This [unedited] guest post is by a student in my EEP100 class (background post).
Please praise/critique/comment on its economic quality and importance to you.
Jessica Oliva says:
Sports were a large part of my childhood, it set the agenda for family bonding, but never did I stop and realize the profit the sports industry was making from our smiles and family time. Professional sports teams have become very successful and profitable products. It's market that prospers on selling a product that combines entertainment, athletics, and business. Sports cost money and time; money you could be using for tuition, and time you could be spending writing papers. Why then are people willing to undergo such great opportunity costs for a Sunday afternoon baseball game? The sports industry is a market that profits from what economists term as utility. It’s the concept of spending money and time on a product or service that makes us happy, simple as that. Even though writing a paper and paying tuition might be more useful ways of investing your time and money, watching a Monday night football game clearly makes you happier. Professional sports have caught on to this idea, which is why despite economic times, you still find stadiums filled with people. It’s an market that sells a high utility product; people pay their money and time for sports, sports make people happy, people keep coming back for more. Of course this isn't exempt from the law of diminishing marginal utility, but lucky for the industry, there are always those really devoted fans, and a plethora of events over the entire year that keeps the business running.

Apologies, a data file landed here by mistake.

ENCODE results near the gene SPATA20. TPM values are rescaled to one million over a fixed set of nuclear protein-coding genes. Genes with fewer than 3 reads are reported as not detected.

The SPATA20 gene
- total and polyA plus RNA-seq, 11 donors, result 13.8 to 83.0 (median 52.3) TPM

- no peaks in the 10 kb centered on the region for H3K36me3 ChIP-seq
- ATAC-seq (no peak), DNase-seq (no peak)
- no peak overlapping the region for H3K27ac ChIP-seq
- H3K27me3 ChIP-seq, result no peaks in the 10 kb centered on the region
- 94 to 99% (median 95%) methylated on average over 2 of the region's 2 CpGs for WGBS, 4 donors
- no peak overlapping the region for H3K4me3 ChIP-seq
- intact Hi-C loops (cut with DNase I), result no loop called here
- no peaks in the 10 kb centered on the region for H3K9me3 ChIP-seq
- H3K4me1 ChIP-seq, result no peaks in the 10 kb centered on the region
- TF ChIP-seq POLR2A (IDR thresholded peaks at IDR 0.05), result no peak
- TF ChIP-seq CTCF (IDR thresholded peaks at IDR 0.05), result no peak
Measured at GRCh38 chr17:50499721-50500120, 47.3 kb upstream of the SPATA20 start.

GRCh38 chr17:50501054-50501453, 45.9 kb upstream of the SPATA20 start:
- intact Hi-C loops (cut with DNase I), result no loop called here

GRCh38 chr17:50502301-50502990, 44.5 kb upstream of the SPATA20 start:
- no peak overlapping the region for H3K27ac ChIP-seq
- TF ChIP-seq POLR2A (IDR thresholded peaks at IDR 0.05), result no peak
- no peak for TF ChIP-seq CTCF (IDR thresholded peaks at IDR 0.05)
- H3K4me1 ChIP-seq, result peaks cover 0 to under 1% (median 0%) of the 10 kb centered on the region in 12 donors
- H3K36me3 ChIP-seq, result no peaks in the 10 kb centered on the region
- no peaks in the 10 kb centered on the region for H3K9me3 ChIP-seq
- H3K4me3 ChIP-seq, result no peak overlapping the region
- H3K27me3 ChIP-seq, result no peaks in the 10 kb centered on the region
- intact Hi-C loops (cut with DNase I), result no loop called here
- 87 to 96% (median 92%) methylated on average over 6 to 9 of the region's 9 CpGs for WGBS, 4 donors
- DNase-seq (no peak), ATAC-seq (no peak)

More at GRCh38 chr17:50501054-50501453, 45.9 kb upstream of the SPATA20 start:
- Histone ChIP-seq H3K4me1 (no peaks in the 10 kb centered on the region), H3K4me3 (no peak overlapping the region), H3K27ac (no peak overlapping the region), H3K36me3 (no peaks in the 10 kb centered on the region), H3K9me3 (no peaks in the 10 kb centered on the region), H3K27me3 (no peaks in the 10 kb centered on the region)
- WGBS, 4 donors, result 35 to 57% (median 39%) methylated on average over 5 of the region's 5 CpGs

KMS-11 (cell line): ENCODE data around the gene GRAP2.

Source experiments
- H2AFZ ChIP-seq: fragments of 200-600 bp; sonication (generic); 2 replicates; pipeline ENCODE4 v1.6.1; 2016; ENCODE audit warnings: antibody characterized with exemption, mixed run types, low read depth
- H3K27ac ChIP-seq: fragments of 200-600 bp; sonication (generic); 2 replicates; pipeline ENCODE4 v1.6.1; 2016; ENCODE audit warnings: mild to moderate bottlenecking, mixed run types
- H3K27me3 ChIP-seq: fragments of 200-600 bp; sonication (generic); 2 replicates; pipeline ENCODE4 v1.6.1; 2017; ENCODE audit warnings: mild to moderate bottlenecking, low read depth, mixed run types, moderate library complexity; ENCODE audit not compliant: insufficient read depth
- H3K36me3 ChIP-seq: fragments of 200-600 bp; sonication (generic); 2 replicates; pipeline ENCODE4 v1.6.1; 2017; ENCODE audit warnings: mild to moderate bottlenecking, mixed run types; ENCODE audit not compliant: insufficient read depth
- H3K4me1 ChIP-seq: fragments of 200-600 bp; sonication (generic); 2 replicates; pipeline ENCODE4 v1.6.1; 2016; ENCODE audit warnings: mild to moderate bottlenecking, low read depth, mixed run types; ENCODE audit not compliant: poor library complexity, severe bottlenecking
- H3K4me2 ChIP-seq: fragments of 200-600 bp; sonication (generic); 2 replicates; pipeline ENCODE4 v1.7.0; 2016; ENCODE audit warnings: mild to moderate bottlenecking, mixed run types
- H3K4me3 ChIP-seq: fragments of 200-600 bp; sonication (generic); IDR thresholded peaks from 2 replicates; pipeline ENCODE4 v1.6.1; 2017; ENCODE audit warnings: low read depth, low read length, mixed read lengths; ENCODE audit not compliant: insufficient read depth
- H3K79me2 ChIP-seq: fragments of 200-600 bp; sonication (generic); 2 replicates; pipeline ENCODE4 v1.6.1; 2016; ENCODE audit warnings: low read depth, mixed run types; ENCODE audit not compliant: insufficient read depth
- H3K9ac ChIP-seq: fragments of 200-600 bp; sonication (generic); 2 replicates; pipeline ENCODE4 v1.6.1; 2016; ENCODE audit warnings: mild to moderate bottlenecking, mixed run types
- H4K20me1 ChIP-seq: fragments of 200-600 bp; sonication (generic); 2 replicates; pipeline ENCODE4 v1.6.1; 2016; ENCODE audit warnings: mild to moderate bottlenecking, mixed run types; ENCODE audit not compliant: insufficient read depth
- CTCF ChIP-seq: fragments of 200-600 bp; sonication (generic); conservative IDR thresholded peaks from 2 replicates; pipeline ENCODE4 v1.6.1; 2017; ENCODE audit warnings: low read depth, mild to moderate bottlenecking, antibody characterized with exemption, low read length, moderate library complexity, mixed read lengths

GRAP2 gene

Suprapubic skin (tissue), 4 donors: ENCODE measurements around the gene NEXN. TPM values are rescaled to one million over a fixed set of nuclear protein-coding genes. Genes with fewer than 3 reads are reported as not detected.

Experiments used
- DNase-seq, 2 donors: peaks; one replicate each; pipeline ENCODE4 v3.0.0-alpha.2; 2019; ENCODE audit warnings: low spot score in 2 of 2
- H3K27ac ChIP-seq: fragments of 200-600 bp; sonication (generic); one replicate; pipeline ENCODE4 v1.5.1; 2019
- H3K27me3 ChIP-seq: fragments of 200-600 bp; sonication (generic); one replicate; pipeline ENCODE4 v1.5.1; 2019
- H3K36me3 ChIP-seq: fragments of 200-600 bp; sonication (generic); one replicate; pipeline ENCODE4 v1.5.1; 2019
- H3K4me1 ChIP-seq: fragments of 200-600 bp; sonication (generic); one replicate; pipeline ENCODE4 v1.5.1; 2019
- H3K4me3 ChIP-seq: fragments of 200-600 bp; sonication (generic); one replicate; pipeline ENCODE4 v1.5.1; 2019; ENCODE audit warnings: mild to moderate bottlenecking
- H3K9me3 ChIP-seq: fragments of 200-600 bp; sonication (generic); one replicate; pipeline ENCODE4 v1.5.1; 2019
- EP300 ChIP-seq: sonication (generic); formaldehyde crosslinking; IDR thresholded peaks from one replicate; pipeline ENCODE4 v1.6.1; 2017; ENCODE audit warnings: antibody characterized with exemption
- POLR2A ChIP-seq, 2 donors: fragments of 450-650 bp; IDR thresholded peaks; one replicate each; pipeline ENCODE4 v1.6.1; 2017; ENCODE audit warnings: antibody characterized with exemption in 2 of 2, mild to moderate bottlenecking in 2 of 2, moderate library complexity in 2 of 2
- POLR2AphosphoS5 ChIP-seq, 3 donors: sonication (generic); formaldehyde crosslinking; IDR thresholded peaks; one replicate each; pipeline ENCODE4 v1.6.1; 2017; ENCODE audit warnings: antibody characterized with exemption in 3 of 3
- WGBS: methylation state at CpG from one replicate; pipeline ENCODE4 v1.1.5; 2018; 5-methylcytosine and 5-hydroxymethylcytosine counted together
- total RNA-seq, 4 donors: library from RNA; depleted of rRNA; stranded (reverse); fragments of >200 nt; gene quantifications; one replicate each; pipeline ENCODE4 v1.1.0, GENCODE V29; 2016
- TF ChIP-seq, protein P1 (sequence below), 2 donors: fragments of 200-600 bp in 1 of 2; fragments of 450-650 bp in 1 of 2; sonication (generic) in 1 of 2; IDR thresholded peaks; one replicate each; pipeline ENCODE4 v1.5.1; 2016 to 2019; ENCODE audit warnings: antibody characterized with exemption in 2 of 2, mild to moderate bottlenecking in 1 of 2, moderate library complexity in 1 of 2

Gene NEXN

Bottom Line: All industries thrive on a consumer’s utility: the more a product makes people happy, the more it will be consumed of, and the more profits the business makes.